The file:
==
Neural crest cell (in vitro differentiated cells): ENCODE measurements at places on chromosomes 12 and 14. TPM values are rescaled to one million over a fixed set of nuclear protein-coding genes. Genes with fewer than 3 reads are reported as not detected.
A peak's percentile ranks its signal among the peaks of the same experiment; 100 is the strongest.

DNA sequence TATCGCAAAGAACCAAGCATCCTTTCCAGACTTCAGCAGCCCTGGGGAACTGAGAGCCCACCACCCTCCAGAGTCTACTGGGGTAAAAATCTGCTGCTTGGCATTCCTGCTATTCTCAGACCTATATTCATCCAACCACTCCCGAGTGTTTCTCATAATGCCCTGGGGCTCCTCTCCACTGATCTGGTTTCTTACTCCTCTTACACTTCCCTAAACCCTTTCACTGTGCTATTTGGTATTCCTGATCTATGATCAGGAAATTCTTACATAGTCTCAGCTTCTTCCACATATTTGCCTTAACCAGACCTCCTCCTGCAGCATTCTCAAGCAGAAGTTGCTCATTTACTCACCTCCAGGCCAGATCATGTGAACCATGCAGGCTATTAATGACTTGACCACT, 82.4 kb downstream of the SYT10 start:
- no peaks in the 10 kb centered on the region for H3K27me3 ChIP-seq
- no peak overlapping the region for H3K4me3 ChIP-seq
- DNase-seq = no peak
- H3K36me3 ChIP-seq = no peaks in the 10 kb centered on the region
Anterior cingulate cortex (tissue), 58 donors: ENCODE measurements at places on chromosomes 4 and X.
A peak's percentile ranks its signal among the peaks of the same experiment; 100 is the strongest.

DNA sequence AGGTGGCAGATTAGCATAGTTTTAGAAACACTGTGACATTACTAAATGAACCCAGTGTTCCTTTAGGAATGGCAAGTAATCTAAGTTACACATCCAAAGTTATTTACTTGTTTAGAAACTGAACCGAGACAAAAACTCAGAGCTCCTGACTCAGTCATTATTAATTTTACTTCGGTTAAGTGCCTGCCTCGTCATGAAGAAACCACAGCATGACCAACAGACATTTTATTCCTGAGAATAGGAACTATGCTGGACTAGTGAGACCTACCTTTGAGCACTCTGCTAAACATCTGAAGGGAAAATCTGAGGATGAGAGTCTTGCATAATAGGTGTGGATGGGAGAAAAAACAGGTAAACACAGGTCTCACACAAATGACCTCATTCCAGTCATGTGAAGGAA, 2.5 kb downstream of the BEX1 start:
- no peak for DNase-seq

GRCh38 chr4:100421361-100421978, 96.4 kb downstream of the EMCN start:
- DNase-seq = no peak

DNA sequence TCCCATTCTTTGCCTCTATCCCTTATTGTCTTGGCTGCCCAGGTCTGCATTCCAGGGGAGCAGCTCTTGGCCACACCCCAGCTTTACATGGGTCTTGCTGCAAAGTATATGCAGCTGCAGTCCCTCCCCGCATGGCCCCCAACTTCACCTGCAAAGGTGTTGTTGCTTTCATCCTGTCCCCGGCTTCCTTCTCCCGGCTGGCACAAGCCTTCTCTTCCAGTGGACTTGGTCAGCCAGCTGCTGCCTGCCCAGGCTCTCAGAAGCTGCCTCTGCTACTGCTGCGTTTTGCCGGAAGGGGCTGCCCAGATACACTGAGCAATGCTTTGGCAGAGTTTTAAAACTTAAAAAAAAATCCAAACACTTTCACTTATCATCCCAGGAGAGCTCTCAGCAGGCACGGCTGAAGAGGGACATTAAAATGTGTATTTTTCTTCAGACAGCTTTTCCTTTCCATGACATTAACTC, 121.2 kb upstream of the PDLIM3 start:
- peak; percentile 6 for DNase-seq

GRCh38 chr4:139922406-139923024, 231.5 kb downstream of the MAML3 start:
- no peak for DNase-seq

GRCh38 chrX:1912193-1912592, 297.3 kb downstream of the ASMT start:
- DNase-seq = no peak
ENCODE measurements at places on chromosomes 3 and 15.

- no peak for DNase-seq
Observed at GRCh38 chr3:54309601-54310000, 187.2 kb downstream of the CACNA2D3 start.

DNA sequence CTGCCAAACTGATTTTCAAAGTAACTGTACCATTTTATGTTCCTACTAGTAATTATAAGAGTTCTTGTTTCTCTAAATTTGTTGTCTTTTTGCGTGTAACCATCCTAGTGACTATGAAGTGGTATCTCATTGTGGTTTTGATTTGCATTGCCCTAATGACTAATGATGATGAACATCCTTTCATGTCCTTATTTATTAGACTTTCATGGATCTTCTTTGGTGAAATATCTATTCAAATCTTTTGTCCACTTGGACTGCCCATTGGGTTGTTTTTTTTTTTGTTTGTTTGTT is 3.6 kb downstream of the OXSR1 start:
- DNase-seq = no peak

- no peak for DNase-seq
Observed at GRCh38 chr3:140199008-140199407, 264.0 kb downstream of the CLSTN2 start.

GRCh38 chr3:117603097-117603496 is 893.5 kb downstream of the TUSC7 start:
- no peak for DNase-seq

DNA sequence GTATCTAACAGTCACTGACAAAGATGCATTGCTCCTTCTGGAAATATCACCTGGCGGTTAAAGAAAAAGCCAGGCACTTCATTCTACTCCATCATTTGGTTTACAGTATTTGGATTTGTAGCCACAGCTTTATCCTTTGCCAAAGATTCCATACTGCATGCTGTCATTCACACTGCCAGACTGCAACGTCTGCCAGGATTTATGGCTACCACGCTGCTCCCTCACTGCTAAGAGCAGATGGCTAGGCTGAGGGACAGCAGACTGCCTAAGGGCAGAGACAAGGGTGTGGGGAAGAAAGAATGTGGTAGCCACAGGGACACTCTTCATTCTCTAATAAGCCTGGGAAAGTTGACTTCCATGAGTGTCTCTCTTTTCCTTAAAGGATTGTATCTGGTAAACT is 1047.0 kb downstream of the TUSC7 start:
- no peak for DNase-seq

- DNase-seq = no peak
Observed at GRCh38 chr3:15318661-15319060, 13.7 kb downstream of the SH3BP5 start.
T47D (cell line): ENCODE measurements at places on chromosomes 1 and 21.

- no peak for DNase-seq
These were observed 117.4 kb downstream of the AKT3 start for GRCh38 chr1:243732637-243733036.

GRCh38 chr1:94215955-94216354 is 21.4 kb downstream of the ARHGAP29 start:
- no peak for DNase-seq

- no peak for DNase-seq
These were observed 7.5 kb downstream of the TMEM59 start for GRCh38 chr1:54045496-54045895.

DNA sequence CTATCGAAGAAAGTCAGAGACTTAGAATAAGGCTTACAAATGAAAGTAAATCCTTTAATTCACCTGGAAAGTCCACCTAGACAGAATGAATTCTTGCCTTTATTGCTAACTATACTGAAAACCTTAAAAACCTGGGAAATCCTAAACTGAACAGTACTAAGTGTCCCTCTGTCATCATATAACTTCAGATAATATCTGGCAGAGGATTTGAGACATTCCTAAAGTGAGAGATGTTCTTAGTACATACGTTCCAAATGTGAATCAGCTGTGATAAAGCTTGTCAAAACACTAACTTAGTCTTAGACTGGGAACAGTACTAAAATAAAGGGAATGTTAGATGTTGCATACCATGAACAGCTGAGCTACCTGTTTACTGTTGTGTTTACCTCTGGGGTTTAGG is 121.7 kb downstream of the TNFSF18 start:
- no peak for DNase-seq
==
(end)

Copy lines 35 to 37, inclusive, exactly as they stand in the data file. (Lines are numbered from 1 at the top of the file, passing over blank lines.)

These were observed 117.4 kb downstream of the AKT3 start for GRCh38 chr1:243732637-243733036.

GRCh38 chr1:94215955-94216354 is 21.4 kb downstream of the ARHGAP29 start:
- no peak for DNase-seq